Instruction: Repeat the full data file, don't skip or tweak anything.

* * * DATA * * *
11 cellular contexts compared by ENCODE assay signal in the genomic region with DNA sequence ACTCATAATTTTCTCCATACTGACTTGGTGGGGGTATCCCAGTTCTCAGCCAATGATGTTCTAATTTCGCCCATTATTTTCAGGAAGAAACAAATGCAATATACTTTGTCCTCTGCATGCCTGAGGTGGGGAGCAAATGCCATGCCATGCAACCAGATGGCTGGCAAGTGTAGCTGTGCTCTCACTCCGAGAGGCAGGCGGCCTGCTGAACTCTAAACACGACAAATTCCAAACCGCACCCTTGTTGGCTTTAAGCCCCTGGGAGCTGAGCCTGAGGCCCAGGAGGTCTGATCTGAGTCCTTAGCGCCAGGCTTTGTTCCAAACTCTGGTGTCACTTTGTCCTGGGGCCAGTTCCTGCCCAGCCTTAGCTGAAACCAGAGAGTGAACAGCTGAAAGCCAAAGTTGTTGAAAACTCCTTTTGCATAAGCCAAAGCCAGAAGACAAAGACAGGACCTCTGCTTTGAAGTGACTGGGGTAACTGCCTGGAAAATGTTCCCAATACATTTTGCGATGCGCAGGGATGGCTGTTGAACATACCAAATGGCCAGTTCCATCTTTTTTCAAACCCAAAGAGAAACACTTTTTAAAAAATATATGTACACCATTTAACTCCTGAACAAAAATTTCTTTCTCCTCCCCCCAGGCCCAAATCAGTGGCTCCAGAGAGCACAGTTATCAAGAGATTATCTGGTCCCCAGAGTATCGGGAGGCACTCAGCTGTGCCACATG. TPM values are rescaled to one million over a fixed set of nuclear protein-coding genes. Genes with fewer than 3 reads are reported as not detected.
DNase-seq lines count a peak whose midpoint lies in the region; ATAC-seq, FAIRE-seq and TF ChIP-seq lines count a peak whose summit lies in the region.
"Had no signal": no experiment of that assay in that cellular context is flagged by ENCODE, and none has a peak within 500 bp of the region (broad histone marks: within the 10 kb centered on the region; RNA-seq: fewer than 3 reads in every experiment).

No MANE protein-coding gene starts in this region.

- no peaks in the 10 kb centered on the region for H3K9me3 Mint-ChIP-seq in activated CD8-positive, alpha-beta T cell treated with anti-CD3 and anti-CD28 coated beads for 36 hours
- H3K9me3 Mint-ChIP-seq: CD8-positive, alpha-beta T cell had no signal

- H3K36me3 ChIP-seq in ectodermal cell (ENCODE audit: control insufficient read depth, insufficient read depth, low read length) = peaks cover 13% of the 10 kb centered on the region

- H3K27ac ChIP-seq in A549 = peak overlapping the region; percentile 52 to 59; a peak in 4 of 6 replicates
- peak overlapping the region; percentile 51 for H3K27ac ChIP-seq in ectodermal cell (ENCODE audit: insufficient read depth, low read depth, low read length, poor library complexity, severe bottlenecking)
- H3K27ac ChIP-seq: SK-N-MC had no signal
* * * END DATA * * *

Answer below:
11 cellular contexts compared by ENCODE assay signal in the genomic region with DNA sequence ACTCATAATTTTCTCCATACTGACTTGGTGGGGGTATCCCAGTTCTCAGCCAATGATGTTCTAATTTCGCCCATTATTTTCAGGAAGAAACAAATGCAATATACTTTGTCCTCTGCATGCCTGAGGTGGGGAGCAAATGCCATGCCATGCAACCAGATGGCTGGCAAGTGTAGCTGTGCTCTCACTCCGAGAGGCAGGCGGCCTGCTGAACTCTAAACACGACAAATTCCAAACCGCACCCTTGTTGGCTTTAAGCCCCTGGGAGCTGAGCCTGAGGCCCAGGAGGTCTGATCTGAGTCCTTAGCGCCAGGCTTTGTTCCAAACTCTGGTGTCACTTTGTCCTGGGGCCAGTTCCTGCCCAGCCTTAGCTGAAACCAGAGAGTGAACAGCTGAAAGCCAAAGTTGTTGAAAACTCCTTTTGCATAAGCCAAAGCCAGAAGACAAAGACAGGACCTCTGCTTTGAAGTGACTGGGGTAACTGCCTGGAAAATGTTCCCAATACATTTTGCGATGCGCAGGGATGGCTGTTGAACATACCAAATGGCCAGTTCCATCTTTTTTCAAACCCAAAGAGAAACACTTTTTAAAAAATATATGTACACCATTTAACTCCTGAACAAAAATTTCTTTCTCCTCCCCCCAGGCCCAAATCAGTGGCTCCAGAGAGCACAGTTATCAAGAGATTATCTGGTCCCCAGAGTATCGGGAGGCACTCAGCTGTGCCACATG. TPM values are rescaled to one million over a fixed set of nuclear protein-coding genes. Genes with fewer than 3 reads are reported as not detected.
DNase-seq lines count a peak whose midpoint lies in the region; ATAC-seq, FAIRE-seq and TF ChIP-seq lines count a peak whose summit lies in the region.
"Had no signal": no experiment of that assay in that cellular context is flagged by ENCODE, and none has a peak within 500 bp of the region (broad histone marks: within the 10 kb centered on the region; RNA-seq: fewer than 3 reads in every experiment).

No MANE protein-coding gene starts in this region.

- no peaks in the 10 kb centered on the region for H3K9me3 Mint-ChIP-seq in activated CD8-positive, alpha-beta T cell treated with anti-CD3 and anti-CD28 coated beads for 36 hours
- H3K9me3 Mint-ChIP-seq: CD8-positive, alpha-beta T cell had no signal

- H3K36me3 ChIP-seq in ectodermal cell (ENCODE audit: control insufficient read depth, insufficient read depth, low read length) = peaks cover 13% of the 10 kb centered on the region

- H3K27ac ChIP-seq in A549 = peak overlapping the region; percentile 52 to 59; a peak in 4 of 6 replicates
- peak overlapping the region; percentile 51 for H3K27ac ChIP-seq in ectodermal cell (ENCODE audit: insufficient read depth, low read depth, low read length, poor library complexity, severe bottlenecking)
- H3K27ac ChIP-seq: SK-N-MC had no signal